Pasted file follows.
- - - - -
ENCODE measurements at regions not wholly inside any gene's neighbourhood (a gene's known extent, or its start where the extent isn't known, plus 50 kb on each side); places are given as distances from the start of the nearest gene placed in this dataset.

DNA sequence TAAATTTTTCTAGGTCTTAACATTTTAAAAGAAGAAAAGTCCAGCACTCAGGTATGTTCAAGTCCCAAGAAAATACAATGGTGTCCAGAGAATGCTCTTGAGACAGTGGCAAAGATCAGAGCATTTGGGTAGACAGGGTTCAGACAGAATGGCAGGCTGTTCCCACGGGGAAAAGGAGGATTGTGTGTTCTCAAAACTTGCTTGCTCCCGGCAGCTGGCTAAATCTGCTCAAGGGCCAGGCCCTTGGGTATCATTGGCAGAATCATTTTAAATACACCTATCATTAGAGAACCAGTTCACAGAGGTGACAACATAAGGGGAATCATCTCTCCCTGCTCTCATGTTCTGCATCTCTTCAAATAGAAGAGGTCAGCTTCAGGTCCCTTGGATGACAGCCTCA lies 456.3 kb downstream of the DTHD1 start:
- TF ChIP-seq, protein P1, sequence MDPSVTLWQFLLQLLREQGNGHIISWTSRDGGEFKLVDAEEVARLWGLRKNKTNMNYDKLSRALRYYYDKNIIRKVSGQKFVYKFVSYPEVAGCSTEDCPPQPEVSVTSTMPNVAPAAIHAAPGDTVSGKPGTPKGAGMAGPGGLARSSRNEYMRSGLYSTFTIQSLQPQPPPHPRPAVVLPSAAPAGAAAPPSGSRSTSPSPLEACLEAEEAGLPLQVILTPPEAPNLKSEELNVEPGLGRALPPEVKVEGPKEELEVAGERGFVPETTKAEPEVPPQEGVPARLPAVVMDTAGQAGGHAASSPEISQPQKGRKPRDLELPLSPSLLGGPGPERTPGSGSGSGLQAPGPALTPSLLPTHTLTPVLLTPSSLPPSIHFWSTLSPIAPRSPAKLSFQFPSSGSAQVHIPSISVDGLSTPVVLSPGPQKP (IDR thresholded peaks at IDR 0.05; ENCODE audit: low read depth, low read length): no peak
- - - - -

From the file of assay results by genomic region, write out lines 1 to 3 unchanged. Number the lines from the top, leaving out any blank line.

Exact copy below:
ENCODE measurements at regions not wholly inside any gene's neighbourhood (a gene's known extent, or its start where the extent isn't known, plus 50 kb on each side); places are given as distances from the start of the nearest gene placed in this dataset.

DNA sequence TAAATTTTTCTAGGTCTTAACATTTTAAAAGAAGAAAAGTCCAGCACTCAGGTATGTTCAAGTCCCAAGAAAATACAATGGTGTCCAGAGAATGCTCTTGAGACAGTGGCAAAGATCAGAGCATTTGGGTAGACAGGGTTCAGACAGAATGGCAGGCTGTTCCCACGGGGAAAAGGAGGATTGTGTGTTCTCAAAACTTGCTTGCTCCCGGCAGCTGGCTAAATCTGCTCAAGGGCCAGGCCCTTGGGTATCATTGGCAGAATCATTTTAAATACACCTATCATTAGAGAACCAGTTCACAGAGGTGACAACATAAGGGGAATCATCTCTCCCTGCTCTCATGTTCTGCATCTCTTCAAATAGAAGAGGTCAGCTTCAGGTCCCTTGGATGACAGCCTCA lies 456.3 kb downstream of the DTHD1 start:
- TF ChIP-seq, protein P1, sequence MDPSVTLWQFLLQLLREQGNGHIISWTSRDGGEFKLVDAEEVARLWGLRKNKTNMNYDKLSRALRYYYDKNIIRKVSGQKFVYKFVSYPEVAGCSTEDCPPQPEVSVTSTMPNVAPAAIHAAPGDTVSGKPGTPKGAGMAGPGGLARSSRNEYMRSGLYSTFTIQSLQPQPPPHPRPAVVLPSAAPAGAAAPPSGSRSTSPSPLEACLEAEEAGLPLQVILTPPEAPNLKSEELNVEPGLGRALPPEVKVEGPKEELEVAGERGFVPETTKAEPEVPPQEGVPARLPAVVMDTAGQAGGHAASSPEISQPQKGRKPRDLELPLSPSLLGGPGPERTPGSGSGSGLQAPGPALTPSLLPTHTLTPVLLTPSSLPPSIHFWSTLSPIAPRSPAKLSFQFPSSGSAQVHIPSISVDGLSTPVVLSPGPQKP (IDR thresholded peaks at IDR 0.05; ENCODE audit: low read depth, low read length): no peak